Making a plan to shop

Hassan likes to start on Pinterest to get inspiration for things to cook during the week. It’s not about following recipes verbatim—you really just want to get a sense for what ingredients or flavors go well together. If you’re not on Pinterest, you can also flip through cookbooks, scroll the New York Times Cooking app, or check out what’s being shared on other social platforms (I do the same thing on Instagram, and save things that look good to a “food” folder).

Next, you’re going to take all those recipe ideas and figure out a basic idea of the things you want to cook for the week. Leave room for spontaneity. “With a general plan, you can be on the lookout for specific items but still remain flexible,” says Hassan. That way you don’t end up with a cart full of food you don’t need, but can also take advantage of seasonal opportunities. “For instance, if I go in with a list, but find that a certain fruit or vegetable is on sale or looks especially delicious, I might switch my plans and focus on centering that item.”

Before you actually write it down, think about how many stores (the farmers market counts as a store) you want to visit. Which products do you want to buy where? “As a New Yorker, I make small purchases at a few stores that offer the best prices on certain types of food or have specialty items,” Hassan explains. She also tells me that it’s worthwhile to explore a store they’re not familiar with—you might find new ingredients you love, learn about a different culture’s culinary quirks, and explore different flavors. Once you’ve figured out where you’re going, then go back and start writing out your list by aisle. “This is the easiest way to stay on track and move quickly, because it allows you to get what you need all at once without going back and forth throughout the whole store.” Organize your fresh produce items in one chunk of text, dairy and eggs in another, and so on. Especially right now, when we’re all trying to spend as little time in the grocery store as possible, this will massively streamline your shopping experience.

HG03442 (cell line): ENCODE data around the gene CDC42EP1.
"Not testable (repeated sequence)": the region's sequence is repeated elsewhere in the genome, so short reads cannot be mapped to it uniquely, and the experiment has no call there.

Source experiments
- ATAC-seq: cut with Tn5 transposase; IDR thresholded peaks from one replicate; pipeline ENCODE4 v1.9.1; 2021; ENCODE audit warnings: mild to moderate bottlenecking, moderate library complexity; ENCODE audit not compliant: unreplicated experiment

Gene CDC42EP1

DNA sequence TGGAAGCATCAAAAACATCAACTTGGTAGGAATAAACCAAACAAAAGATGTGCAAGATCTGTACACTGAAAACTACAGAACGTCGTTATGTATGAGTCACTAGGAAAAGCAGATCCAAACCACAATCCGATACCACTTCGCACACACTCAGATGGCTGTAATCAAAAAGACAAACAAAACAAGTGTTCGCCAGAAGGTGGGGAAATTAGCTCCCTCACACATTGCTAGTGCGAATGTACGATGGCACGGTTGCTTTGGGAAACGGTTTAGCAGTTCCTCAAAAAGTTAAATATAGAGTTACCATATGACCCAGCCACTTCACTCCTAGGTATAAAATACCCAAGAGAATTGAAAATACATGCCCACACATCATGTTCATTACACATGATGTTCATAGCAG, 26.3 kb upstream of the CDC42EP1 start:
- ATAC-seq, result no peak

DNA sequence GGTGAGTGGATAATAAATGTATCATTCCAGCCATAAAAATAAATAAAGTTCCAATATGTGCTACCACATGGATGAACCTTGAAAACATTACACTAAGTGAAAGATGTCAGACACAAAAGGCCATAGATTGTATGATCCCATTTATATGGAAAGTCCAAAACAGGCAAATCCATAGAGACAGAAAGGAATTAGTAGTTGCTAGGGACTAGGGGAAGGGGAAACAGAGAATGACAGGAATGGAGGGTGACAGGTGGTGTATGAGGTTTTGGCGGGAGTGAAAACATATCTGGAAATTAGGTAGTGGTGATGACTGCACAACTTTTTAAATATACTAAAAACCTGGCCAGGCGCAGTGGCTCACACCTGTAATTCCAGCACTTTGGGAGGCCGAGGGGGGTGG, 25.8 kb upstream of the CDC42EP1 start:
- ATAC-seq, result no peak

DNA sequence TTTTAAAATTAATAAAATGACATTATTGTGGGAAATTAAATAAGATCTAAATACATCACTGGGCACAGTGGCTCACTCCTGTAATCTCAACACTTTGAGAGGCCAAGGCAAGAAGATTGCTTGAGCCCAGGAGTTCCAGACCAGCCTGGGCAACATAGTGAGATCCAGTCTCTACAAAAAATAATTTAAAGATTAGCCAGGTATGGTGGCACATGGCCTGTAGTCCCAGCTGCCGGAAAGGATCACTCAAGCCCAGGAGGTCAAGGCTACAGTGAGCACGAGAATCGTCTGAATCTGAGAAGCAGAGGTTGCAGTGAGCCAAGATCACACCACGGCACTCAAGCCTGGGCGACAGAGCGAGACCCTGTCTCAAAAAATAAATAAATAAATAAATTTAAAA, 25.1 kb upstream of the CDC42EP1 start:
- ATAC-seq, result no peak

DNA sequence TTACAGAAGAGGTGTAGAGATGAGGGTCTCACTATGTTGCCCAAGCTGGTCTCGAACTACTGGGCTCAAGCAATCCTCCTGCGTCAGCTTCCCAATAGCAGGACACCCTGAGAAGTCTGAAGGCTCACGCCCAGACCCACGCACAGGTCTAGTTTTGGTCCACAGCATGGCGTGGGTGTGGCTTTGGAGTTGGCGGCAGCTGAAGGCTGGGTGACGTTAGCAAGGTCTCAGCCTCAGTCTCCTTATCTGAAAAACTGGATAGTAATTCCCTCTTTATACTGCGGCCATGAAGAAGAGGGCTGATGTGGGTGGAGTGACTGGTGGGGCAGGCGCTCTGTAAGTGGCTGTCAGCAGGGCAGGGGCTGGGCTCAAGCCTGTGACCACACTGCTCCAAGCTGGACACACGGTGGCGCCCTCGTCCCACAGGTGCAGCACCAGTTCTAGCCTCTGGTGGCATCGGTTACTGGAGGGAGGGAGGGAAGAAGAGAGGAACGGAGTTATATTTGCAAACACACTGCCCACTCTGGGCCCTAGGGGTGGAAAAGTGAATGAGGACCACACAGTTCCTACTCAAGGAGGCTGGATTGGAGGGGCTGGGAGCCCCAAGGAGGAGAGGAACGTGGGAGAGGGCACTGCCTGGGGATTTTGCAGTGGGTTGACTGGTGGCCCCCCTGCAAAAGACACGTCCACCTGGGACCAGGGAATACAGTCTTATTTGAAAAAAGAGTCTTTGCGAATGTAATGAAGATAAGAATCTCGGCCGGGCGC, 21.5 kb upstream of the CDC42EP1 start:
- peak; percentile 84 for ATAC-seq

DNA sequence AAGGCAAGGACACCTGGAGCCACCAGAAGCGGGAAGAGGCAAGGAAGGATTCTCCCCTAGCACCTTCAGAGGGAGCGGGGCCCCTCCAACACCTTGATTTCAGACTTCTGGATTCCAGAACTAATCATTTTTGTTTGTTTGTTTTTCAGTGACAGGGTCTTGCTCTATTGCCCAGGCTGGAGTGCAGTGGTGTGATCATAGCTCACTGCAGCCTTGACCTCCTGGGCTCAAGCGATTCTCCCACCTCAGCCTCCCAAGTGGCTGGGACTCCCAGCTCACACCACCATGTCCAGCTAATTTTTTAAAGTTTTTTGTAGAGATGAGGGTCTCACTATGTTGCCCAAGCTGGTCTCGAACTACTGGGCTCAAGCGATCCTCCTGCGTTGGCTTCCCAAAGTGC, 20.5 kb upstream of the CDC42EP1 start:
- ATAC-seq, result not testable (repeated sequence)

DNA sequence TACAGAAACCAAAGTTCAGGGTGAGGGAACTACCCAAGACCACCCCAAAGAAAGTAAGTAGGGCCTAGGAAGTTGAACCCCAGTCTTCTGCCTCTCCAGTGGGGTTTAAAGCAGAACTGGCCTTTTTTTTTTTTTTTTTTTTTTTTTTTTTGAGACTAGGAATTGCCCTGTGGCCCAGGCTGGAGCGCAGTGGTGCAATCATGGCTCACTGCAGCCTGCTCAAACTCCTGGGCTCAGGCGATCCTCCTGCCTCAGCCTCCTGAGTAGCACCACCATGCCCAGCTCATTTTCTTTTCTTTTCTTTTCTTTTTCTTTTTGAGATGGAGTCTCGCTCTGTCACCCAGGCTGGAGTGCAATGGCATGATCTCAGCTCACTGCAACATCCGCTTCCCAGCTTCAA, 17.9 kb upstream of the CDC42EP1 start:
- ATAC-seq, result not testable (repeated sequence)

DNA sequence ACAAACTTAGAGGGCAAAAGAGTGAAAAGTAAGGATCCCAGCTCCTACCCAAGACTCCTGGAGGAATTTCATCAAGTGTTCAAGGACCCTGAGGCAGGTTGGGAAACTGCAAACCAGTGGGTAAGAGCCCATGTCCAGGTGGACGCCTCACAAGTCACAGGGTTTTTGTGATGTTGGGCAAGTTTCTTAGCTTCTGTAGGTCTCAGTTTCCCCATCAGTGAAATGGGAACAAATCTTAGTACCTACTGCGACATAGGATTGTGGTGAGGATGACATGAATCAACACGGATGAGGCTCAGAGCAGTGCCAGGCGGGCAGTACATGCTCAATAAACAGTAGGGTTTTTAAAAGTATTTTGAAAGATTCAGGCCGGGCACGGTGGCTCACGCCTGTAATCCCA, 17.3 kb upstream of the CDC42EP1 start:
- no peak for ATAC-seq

Using what you bought

Once your kitchen’s stocked with staples and fresh produce, you can play around with different flavor combinations. Instead of worrying you don’t have the exact ingredients a recipe calls for, improvise! Legumes and frozen produce bulk up simple carb-based dishes or can be a full meal on their own, if you’re feeling lazy. Nut butters make a protein-rich breakfast topping, snack with bananas, or crafty candy alternative: when Hassan has a sweet tooth, she loves “placing dark chocolate into dates and drizzling nut butter on top for a super caramel-y, salty and sweet snack.” Another no-brainer when you have the munchies? Make some popcorn and top it with spices—Hassan’s favorite pairing is salt and berbere.

The main takeaway here should be that eating like a chef can be just as simple as whatever you were doing before—it’s just about elevating the flavors with the right cooking components. Everyone knows the best jobs are done with a full tool kit.

—Ali Oshinsky

Photo via ITG